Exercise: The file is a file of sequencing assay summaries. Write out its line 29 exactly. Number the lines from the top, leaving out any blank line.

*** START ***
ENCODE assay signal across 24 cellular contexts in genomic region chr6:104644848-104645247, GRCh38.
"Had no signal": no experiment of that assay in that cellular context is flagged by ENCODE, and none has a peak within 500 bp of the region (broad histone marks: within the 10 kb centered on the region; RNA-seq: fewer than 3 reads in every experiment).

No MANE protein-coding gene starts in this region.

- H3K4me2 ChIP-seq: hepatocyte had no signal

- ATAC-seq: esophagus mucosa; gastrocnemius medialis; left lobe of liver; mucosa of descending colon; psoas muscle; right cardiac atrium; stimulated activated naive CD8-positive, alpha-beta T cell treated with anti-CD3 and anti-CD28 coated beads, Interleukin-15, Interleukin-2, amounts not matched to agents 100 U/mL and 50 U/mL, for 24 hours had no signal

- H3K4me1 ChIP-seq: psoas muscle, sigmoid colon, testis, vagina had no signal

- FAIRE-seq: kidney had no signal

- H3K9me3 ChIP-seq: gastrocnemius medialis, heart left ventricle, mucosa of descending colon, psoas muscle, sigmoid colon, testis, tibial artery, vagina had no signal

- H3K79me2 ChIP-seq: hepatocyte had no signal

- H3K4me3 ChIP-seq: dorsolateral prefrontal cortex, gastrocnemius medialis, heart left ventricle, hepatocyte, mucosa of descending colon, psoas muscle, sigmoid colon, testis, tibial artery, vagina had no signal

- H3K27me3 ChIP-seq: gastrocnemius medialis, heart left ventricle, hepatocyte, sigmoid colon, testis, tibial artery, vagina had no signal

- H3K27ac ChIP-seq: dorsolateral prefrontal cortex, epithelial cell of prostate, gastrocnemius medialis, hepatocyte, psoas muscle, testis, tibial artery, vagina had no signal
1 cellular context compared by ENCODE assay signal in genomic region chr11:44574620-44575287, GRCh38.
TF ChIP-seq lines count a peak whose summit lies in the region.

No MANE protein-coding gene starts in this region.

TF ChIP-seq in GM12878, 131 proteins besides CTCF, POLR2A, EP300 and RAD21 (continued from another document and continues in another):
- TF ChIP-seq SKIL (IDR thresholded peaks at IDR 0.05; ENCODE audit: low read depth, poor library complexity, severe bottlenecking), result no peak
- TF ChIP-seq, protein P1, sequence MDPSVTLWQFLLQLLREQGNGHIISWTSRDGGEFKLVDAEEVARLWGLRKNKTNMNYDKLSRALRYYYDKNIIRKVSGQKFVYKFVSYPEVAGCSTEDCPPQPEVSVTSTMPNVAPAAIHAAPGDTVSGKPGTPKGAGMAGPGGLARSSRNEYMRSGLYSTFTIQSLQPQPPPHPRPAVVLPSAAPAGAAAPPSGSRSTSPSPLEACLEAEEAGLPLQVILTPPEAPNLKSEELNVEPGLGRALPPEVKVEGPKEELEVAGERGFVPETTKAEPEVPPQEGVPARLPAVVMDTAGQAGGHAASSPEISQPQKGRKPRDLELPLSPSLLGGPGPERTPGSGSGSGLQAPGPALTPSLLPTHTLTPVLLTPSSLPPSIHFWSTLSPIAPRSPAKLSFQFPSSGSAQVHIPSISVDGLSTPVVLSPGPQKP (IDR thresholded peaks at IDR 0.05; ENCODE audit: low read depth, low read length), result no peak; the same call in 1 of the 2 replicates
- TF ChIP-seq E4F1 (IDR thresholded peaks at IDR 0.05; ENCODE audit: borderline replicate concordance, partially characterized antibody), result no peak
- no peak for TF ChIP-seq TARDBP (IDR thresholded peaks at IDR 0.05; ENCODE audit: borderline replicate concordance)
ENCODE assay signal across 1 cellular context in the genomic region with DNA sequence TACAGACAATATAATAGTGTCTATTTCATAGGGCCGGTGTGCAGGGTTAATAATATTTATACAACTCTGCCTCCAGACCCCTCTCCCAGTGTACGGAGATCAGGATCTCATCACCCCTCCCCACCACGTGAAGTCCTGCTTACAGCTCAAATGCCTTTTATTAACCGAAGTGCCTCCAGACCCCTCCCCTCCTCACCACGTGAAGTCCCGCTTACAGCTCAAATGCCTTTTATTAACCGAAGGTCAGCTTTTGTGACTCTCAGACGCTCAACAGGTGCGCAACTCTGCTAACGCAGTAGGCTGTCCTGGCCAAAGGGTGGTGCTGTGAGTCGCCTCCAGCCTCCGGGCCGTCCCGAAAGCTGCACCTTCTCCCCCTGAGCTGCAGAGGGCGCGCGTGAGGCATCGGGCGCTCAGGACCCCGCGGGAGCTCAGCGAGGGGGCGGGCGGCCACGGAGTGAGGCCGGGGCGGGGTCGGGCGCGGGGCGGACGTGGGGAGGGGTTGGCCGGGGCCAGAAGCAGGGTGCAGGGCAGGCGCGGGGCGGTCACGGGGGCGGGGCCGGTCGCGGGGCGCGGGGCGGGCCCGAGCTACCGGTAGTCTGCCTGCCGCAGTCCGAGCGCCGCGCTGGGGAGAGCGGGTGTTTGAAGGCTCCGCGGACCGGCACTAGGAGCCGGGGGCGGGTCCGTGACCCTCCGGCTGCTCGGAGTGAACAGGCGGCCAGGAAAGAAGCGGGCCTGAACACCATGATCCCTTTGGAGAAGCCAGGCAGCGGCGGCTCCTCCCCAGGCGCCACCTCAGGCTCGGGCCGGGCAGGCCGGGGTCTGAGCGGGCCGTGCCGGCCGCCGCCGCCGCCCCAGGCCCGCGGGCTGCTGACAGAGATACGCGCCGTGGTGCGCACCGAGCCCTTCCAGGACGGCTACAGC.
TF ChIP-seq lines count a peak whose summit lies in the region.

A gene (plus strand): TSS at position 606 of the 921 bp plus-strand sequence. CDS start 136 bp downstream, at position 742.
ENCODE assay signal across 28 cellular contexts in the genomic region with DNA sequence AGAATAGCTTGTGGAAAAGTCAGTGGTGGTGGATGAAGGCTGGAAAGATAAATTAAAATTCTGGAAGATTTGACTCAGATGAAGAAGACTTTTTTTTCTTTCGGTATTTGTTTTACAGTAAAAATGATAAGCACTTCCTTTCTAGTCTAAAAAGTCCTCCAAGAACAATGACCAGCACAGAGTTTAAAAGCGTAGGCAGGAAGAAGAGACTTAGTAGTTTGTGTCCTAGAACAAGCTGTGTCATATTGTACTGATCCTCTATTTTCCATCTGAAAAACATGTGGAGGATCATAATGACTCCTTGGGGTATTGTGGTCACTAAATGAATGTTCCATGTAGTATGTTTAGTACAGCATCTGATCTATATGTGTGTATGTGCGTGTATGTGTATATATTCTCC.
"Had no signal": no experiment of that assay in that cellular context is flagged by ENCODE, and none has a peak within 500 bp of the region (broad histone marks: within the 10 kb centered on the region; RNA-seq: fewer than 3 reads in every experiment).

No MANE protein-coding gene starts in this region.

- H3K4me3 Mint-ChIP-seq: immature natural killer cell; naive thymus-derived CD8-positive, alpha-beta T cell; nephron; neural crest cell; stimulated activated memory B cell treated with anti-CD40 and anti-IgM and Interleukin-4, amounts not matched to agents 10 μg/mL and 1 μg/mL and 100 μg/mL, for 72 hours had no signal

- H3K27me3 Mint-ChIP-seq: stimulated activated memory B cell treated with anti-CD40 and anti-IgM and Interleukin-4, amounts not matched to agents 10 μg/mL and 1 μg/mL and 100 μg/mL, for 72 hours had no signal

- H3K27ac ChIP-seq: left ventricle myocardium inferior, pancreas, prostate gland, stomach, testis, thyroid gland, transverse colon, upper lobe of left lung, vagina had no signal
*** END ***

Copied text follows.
- H3K27ac ChIP-seq: left ventricle myocardium inferior, pancreas, prostate gland, stomach, testis, thyroid gland, transverse colon, upper lobe of left lung, vagina had no signal